“If we live, we live to the Lord, and if we die, we die to the Lord; so then, whether we live or whether we die, we are the Lord’s. For to this end Christ died and lived again, so that he might be Lord of both the dead and the living” (NRSV).

The meaning is clear that whether living of dying, we are not alone, we belong to God. Furthermore, it reminds us of the resurrection promise and heritage that is ours because Christ died for us and lives again. What an amazing assurance that is for all Christians, and what a great reminder we
need every day!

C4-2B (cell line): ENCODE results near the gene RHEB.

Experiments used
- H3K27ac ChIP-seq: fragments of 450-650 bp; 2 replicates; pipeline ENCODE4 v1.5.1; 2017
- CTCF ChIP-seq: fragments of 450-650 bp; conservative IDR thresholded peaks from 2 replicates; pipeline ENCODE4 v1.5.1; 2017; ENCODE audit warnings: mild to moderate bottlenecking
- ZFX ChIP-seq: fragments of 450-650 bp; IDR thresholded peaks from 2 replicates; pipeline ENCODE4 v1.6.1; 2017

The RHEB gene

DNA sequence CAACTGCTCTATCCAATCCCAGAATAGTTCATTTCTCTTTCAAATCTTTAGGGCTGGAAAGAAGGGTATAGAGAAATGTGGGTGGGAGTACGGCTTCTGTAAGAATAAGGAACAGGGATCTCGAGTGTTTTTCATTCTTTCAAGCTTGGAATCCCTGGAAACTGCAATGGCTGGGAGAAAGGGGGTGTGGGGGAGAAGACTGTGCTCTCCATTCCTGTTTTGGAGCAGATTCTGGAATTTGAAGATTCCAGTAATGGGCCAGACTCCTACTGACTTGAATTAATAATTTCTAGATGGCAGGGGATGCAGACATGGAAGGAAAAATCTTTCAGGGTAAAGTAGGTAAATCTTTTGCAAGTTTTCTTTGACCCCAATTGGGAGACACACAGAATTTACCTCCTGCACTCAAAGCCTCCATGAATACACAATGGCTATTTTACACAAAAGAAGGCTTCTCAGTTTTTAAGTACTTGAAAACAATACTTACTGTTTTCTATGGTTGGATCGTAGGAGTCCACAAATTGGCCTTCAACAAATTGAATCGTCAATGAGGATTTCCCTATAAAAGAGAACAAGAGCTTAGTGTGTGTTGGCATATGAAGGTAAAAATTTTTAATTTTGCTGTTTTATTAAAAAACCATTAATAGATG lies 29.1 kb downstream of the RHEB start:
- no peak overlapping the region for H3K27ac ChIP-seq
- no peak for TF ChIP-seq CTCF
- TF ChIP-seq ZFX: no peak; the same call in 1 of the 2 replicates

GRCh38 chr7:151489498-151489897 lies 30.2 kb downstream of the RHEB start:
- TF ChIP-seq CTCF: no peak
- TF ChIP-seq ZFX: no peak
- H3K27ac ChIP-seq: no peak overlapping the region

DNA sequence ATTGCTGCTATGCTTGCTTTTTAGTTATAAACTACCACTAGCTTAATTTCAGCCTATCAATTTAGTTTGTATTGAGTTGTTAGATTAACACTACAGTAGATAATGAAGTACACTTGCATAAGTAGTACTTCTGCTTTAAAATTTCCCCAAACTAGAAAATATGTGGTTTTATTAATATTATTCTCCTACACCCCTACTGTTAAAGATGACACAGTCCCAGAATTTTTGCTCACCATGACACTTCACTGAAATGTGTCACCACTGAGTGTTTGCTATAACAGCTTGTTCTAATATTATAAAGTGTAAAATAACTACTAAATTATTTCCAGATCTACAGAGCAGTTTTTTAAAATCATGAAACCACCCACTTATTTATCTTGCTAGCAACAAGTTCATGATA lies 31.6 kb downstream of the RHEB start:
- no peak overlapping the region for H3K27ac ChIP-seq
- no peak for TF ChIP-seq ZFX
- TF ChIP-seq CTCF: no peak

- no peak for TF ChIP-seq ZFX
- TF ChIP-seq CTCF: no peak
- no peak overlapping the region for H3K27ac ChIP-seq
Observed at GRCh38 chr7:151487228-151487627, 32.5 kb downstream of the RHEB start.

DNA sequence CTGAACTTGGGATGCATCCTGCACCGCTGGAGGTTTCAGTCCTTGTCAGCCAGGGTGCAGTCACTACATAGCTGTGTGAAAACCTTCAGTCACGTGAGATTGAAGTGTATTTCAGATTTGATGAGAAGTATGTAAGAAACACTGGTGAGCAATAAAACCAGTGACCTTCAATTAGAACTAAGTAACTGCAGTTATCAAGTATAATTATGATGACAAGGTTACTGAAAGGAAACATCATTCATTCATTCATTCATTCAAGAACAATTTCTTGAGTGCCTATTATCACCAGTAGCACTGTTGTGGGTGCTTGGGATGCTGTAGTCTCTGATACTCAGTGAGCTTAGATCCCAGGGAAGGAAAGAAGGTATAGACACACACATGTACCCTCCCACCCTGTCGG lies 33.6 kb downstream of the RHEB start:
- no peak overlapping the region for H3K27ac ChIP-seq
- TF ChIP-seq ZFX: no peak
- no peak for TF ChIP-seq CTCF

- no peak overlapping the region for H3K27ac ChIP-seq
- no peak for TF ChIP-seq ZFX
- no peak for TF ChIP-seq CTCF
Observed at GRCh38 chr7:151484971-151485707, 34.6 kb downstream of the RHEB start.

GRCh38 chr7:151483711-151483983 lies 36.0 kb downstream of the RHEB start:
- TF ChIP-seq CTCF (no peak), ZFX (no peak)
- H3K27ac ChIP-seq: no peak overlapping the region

Stanzas 2-4, written by Dr. Escamilla, are based more loosely on John 15:8, “My Father is glorified by this, that you bear much fruit and become my disciples.” He continues the technique of binary opposition begun in the first stanza, which uses “living or dying.” Stanza two centers on our lives and how we are to live it and finishes by contrasting “giving or receiving.” Stanza three centers on our human feelings of joy and sadness and concludes with contrasting “suffering and rejoicing.” The final stanza looks outward to the whole world and a Christian’s response to the needs of humanity. The contrast here is “help or nurture,” which is not actually a contrast, but two ways to serve a hurting world. While this hymn didn’t start out being a four-stanza theological stance on the way a follower of Jesus Christ believes and acts, it was nevertheless developed into a concise statement doing just